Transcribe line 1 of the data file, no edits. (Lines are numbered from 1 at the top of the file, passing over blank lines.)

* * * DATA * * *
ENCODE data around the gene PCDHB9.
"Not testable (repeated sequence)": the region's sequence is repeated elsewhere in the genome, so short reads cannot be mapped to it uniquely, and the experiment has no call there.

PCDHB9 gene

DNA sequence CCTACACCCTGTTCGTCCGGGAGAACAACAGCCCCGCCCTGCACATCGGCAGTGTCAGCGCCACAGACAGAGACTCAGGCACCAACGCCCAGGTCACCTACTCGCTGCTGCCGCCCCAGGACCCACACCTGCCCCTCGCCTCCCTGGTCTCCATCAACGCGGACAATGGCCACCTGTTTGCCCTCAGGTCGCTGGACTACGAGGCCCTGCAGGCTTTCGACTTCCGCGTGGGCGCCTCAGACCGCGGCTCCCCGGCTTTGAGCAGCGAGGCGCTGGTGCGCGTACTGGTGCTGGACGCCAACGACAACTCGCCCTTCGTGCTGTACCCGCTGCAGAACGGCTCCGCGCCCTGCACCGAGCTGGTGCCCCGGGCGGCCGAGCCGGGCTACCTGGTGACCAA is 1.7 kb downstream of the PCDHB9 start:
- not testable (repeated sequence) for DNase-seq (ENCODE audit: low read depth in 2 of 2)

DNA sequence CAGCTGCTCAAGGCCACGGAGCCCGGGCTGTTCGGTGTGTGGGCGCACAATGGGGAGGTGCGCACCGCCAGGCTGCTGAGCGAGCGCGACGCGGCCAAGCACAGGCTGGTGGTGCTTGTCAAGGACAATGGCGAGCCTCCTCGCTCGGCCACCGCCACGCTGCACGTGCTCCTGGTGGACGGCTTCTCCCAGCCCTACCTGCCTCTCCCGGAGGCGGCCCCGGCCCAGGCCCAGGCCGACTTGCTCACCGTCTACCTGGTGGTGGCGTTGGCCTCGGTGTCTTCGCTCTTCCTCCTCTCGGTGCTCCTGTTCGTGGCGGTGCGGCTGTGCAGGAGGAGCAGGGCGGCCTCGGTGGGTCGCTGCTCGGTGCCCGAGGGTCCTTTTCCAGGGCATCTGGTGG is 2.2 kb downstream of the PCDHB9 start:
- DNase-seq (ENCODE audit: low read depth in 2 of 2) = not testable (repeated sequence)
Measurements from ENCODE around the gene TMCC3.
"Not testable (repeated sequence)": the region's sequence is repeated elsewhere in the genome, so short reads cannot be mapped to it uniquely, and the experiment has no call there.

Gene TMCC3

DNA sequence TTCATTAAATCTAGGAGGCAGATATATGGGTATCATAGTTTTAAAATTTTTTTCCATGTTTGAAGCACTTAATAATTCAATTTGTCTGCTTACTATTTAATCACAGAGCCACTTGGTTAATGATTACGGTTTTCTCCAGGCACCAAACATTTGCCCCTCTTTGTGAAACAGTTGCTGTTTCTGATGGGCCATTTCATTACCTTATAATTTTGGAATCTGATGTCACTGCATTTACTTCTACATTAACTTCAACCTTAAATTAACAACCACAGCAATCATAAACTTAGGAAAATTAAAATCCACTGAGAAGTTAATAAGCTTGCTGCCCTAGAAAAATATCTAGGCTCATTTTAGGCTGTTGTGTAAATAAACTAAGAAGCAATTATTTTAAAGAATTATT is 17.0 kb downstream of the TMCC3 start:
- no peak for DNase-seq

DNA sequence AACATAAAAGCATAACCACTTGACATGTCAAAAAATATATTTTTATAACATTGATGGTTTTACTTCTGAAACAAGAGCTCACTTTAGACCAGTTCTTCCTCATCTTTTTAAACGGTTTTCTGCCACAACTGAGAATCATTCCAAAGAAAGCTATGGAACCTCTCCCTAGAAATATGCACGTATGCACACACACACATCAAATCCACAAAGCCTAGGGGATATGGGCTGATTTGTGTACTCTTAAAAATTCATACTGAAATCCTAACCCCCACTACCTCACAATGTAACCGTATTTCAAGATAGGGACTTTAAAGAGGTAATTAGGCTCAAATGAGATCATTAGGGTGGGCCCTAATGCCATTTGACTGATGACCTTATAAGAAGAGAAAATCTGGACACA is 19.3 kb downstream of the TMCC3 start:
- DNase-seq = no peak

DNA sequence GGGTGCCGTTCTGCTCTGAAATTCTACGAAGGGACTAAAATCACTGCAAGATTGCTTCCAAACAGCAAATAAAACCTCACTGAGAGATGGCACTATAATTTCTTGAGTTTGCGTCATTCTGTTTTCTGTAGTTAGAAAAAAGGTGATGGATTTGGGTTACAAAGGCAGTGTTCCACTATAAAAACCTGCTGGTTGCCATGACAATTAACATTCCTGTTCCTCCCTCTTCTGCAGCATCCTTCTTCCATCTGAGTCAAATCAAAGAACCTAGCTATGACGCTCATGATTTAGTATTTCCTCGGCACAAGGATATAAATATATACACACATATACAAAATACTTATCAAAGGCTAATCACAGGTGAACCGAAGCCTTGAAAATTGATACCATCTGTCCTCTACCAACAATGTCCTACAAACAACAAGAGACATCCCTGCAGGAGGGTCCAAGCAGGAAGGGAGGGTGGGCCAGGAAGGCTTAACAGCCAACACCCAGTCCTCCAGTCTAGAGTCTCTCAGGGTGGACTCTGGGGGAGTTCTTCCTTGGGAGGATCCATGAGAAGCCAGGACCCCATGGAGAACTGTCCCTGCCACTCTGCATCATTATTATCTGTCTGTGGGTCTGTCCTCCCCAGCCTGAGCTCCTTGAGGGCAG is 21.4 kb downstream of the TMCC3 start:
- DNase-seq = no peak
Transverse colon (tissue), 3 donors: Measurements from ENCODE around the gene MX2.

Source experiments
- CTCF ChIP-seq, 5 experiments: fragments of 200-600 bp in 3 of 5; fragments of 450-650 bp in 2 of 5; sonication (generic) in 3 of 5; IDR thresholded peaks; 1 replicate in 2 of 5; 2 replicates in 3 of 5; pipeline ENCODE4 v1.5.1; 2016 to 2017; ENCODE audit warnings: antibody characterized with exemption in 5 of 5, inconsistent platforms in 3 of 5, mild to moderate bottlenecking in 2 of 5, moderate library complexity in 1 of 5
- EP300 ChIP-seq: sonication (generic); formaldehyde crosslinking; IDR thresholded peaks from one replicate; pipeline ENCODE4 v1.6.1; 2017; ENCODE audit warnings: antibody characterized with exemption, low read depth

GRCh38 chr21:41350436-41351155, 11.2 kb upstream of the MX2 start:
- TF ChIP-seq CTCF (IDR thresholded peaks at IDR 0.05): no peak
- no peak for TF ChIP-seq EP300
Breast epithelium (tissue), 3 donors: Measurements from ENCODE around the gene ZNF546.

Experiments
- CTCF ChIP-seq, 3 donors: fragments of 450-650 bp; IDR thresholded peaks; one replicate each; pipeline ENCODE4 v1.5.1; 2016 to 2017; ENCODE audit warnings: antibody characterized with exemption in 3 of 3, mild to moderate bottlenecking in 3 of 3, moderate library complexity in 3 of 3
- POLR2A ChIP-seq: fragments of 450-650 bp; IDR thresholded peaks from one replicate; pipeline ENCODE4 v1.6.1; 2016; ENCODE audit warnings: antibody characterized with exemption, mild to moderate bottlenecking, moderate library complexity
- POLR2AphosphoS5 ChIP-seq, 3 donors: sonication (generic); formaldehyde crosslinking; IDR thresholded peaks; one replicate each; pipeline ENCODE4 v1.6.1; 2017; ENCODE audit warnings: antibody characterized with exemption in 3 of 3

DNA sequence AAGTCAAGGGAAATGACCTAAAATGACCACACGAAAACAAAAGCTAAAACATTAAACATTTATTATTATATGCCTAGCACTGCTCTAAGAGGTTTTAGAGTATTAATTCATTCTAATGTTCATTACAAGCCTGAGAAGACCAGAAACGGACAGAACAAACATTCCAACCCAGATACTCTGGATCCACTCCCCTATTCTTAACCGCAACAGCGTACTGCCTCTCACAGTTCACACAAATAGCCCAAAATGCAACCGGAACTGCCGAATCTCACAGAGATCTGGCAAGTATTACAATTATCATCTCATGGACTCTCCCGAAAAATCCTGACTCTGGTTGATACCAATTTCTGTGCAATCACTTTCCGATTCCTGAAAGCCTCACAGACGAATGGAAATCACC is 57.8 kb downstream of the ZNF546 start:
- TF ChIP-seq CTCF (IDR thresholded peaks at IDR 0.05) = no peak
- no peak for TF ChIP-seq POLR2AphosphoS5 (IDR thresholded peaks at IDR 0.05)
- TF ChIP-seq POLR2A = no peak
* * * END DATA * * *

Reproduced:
ENCODE data around the gene PCDHB9.